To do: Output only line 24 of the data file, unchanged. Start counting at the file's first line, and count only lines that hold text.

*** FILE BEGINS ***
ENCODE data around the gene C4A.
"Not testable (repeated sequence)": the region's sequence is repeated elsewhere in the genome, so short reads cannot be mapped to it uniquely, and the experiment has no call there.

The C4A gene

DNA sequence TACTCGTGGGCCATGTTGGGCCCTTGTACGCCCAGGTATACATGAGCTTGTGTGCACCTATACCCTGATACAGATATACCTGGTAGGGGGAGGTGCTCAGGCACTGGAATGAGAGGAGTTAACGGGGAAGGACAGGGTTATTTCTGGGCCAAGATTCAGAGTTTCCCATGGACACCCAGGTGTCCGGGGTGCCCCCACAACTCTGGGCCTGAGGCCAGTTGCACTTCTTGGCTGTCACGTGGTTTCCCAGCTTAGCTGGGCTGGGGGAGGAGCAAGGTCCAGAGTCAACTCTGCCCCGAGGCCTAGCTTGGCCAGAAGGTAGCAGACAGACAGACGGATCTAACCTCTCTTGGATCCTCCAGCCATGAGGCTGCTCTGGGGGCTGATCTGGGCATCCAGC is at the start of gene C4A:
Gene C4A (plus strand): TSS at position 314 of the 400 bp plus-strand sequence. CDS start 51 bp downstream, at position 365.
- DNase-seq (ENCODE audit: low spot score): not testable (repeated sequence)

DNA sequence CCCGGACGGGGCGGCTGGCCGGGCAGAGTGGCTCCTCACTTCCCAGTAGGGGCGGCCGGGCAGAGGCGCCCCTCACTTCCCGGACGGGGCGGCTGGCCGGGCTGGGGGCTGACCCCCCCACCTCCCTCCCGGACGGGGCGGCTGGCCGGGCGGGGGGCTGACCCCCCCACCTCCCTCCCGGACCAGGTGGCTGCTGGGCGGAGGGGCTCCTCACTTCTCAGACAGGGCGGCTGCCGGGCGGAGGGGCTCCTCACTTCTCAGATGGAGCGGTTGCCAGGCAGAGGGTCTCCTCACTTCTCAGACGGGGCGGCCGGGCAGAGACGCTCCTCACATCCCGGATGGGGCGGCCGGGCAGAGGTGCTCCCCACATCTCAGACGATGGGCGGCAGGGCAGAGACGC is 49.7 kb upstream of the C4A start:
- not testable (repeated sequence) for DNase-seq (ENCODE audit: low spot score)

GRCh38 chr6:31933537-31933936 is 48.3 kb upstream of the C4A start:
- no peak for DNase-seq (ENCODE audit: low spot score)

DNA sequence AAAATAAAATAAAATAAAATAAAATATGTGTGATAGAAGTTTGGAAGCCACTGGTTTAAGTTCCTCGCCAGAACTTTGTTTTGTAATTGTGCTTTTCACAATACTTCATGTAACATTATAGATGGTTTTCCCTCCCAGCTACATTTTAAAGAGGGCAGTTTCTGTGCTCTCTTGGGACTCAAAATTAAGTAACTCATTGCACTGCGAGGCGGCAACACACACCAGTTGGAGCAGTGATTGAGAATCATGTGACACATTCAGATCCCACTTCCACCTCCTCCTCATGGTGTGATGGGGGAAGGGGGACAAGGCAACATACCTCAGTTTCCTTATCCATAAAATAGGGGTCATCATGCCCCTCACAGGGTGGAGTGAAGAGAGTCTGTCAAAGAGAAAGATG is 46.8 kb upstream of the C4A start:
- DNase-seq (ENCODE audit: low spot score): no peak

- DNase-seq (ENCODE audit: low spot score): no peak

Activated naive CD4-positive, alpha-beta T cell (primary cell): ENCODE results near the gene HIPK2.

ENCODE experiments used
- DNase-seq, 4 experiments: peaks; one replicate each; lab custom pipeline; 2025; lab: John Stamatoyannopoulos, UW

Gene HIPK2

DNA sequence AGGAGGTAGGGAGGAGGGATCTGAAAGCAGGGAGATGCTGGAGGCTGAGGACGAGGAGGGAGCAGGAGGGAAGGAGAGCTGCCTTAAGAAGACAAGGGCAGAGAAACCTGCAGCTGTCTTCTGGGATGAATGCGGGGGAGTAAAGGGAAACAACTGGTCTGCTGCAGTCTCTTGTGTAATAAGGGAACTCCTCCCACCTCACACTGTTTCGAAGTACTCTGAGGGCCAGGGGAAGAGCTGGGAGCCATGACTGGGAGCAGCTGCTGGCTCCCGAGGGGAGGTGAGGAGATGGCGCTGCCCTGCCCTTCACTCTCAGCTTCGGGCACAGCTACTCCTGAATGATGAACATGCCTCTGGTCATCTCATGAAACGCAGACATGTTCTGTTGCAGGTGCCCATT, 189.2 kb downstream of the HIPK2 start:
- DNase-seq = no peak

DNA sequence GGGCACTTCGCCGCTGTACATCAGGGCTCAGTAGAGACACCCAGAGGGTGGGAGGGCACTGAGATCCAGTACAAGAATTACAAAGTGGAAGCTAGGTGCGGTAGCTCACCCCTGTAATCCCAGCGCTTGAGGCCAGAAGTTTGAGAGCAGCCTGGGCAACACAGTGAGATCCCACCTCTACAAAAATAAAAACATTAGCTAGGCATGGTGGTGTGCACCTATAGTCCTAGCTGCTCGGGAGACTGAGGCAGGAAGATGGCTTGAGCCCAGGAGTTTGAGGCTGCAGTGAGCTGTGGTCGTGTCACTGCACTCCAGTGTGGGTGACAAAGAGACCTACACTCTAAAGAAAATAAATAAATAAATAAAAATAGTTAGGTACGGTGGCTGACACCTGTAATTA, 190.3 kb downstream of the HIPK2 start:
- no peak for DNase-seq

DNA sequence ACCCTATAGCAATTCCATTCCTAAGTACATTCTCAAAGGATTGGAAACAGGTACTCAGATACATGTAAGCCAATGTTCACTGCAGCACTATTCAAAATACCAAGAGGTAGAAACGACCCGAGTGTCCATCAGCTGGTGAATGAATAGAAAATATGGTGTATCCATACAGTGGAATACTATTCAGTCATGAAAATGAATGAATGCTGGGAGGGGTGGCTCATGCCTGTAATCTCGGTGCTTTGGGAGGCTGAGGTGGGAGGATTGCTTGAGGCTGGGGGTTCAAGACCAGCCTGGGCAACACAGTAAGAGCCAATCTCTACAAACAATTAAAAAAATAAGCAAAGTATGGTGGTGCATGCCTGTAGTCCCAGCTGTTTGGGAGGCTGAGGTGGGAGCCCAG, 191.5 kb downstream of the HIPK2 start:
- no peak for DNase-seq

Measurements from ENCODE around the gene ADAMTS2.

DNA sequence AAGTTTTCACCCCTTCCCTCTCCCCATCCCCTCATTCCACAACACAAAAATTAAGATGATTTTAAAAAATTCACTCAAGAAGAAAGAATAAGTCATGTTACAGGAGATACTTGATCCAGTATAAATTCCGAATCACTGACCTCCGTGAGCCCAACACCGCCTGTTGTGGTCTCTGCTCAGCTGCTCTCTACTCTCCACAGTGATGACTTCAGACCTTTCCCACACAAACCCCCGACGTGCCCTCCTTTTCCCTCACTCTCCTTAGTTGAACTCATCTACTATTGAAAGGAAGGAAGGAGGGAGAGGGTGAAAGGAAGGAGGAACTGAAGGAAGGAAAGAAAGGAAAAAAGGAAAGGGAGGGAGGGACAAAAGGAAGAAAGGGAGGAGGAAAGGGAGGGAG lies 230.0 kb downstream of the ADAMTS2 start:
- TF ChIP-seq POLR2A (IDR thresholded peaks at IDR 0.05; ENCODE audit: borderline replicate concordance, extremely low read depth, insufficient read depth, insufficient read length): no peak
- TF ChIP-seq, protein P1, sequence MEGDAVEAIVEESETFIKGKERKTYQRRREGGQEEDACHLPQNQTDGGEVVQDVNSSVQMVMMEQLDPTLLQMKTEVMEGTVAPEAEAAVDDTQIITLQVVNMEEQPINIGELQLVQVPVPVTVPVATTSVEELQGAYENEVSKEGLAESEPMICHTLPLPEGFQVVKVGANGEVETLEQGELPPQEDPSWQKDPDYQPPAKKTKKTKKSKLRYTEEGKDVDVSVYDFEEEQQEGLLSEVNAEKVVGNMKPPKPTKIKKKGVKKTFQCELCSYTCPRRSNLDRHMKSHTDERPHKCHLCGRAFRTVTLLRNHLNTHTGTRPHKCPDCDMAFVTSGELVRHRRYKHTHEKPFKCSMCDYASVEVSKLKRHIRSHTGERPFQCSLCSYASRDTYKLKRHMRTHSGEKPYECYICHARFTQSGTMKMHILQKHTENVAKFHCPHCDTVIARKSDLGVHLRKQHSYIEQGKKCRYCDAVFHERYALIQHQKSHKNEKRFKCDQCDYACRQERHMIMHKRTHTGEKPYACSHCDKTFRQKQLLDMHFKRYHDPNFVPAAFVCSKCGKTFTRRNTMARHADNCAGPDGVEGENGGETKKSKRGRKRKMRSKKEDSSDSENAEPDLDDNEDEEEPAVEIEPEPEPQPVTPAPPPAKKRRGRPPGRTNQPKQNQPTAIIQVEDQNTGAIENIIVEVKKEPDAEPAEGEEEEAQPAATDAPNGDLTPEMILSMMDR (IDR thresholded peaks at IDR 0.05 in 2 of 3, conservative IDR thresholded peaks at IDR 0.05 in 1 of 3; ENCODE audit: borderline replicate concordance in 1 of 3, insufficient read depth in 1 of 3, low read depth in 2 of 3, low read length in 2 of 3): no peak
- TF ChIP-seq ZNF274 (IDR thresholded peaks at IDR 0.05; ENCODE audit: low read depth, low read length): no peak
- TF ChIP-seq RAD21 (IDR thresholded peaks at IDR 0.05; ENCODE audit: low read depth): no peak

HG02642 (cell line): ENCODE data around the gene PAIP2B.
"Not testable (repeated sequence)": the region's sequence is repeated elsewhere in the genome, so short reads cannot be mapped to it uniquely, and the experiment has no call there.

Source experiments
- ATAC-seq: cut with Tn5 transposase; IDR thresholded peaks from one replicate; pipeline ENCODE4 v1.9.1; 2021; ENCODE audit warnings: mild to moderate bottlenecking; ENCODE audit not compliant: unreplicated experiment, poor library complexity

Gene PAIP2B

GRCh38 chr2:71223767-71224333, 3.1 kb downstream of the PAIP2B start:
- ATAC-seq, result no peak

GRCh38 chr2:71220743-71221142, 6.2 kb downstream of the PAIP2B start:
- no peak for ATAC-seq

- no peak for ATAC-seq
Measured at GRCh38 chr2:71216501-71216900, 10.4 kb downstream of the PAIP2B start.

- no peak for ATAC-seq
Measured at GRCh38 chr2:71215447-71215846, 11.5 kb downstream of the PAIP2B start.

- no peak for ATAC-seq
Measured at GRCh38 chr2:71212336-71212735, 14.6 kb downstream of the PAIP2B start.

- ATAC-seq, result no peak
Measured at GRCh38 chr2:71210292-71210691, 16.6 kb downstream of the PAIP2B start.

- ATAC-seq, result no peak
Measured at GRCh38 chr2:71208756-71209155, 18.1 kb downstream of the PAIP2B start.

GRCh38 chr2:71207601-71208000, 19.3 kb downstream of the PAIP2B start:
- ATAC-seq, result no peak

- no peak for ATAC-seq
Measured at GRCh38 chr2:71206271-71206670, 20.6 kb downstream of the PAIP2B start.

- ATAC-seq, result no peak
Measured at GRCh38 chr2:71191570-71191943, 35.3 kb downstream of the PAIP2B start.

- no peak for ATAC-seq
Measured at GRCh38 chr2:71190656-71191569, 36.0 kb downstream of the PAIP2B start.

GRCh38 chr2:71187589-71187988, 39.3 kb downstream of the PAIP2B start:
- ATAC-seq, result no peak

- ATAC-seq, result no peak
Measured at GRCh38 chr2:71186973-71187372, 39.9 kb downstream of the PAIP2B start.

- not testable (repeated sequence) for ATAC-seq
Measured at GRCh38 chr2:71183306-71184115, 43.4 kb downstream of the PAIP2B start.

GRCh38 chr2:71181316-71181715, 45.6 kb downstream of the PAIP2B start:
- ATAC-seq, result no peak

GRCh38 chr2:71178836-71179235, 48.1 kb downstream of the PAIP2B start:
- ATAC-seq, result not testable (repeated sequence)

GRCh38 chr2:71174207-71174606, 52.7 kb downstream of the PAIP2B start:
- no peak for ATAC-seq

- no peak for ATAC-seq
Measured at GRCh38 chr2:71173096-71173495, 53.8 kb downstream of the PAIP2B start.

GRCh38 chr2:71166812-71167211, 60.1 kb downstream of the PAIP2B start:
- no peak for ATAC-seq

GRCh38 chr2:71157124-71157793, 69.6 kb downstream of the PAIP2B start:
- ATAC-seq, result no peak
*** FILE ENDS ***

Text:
Measurements from ENCODE around the gene ADAMTS2.